When I went to the first Earth Day they told me we'd never see Bald Eagles in the lower 48 again. Last week there were two of them sitting on the light poles above the bridge crossing Lake Washington. That is a common sight. The Earth day people were right if nothing changed, but a lot has changed, at least here. The air is cleaner, the water is cleaner and we aren't using DDT. We recycle, we're going to start composting what can't be recycled, both of us drive fuel efficient cars, the extended family is doing a lot to promote wildlife habitat.

    I don't believe in raping the earth, I also don't believe we need to destroy the economy to save the planet.

  • DaCheech

    I agree with the 2 above posters 100%

    BTW, If PETA had their way, there would be tons of methane in the air.

    and if the whole earth was farmed organically, 2/3rd of the people would eventually starve.

  • designs

    Several companies are producing organic fertilizers for commercial use that don't have the problems of high nitrogen fertilizers which kill off essential bacteria in soil and lead to algae bloom in lakes and rivers.

    Urban planners see a different vision for communities from the 50s Suburban Tract Housing. Most Land Fills near large Cities are full and we need to address the amount of waste we send off. 50% of our sewage, raw poop, goes untreated and gets put into our waterways.

    Slowly things can change with good planning and new technology to address old problems and develop full cycle use of products we use everyday.

    You don't need Red Dye #13 Coal Tar in your food just to make it look better.

  • DaCheech

    when I was a kid in the early 70's the cleveland river was so polluted that it caught on fire.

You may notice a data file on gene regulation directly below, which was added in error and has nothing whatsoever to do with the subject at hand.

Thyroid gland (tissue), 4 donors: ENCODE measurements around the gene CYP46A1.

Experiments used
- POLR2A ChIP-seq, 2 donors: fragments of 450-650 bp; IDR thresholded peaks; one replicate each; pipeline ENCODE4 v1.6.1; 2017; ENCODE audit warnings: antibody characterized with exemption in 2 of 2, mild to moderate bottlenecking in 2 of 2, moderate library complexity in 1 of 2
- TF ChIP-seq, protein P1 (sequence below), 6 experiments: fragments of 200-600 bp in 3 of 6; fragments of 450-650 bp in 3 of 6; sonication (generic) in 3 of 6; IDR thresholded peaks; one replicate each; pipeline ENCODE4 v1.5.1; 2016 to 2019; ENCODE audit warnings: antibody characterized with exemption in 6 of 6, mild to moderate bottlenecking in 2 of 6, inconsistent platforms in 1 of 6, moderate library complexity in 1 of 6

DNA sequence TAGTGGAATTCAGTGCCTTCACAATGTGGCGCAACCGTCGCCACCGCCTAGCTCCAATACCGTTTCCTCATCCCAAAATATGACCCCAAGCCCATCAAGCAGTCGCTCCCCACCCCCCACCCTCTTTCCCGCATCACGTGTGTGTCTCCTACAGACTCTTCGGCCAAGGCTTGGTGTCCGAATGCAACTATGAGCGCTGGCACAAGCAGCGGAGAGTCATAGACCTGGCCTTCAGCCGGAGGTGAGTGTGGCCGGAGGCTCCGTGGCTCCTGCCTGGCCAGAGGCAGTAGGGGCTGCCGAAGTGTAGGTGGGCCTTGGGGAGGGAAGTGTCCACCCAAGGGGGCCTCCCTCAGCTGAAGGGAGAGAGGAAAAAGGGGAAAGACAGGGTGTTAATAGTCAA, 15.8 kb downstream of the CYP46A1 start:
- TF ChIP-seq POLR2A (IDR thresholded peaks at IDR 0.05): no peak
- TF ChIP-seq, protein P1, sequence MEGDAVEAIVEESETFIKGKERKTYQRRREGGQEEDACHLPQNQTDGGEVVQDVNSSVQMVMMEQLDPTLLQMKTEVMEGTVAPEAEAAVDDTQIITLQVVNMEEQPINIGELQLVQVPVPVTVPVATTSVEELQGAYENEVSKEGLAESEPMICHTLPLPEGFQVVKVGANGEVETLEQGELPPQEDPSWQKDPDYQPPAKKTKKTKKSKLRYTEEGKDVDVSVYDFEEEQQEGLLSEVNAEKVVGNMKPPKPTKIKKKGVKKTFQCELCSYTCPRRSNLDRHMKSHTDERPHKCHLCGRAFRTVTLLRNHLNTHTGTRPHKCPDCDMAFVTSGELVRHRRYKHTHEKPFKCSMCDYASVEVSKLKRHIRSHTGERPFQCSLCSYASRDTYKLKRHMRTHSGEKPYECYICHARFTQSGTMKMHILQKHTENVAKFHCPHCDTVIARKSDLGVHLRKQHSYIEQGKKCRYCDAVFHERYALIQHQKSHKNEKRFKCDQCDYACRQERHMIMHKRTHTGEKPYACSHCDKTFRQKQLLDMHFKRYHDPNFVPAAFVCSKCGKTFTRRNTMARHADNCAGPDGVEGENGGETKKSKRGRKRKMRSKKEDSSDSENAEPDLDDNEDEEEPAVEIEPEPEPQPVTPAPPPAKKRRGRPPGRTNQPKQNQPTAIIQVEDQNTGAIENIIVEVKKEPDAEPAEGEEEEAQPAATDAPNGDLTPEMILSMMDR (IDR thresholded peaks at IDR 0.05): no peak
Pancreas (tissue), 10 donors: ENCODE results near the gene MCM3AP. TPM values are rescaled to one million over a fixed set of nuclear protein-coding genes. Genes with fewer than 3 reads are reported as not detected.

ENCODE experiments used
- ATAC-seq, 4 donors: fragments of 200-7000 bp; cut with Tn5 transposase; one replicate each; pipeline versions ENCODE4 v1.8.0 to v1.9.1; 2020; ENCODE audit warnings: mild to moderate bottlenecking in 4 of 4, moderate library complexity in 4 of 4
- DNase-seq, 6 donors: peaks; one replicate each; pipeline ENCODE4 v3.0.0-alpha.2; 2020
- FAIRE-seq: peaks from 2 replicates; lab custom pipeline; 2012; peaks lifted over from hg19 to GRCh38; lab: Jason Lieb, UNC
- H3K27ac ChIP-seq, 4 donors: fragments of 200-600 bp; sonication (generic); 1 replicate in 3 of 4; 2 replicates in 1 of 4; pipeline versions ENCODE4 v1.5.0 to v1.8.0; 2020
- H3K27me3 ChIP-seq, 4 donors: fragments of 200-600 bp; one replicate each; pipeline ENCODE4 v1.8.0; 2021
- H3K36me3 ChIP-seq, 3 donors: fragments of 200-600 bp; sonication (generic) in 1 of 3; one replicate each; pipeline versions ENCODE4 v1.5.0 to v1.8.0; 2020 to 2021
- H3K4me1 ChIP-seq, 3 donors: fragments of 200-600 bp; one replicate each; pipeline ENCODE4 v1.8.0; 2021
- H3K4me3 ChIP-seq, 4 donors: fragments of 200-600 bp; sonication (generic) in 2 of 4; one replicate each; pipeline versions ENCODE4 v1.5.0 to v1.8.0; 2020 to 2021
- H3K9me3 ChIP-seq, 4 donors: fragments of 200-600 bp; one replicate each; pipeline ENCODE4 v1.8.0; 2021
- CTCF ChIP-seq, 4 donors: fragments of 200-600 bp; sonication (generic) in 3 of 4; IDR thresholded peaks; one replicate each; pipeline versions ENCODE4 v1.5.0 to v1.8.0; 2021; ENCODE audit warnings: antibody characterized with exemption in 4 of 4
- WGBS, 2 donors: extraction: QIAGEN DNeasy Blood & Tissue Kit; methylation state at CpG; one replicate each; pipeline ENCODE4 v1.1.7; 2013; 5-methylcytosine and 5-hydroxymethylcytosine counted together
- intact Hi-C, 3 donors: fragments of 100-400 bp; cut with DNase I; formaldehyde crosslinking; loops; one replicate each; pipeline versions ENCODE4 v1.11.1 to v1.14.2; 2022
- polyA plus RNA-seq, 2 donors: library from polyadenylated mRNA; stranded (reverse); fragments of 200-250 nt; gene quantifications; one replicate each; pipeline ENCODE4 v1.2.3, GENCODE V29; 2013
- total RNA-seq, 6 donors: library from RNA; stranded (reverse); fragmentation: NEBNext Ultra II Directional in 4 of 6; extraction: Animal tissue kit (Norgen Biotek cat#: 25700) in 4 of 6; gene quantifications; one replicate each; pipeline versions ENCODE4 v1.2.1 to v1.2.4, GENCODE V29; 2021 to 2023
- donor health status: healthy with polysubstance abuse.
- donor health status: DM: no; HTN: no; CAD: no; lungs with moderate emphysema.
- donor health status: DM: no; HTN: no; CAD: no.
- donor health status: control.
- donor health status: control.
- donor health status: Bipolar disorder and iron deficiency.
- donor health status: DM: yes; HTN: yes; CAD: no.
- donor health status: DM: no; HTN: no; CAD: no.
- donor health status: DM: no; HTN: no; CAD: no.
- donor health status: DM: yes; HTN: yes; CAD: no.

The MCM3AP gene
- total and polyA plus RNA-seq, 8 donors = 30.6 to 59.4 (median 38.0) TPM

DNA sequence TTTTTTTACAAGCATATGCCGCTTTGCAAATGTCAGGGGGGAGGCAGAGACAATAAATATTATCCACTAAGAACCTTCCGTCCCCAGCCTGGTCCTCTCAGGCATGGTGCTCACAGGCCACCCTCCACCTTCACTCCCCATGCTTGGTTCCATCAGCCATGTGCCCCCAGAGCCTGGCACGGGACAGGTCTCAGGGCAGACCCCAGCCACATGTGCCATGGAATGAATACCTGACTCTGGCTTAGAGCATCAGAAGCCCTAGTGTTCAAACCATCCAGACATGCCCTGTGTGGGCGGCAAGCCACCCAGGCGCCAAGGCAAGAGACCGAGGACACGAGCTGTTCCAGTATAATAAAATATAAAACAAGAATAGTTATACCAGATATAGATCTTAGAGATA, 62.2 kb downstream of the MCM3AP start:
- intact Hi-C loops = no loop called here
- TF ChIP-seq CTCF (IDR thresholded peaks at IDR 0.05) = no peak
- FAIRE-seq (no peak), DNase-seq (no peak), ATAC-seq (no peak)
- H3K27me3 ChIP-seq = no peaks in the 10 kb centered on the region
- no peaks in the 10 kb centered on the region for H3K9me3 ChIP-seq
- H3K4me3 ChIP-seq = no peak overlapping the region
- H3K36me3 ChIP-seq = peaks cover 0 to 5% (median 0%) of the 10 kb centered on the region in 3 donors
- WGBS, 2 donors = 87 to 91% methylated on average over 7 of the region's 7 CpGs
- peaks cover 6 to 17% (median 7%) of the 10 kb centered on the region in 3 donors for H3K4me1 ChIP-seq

how about the great lakes in the past 20-30 years? now they're clean

  • designs


    One of the things I like seeing are the Grass Roots organizations and the International ones that address Clean Water issues. Our Oceans, Lakes and Rivers can no longer be viewed as the dumping ground for our urban living. When it rains and you can't go Surfing for 2-3 days afterwards because of high pollution levels in the water you know we have a ways to go.

    I also like seeing more and more Organic Farmers Markets springing up- grow local sell local.


    Surfrider International sponsor

  • DaCheech

    on a small level organic is better.............. but you can't feed the world with it. research it

  • designs

    I know- Armand Hammer made a fortune selling high nitrogen fertilizers to African communites to turn marginal soil into high producing crop land. It did pollute the Aquifers, Rivers and Lakes but they did have mother loads of crops for a few years, it becomes like Hydroponic gardening. You just don't want another Dust Belt from poor farming practicies.

  • bohm


    "That volcano in Iceland probably did more harm to the air than most humans ever did. The air will recover."

    If we are talking about CO2 i think it would be relevant to look at the actual numbers: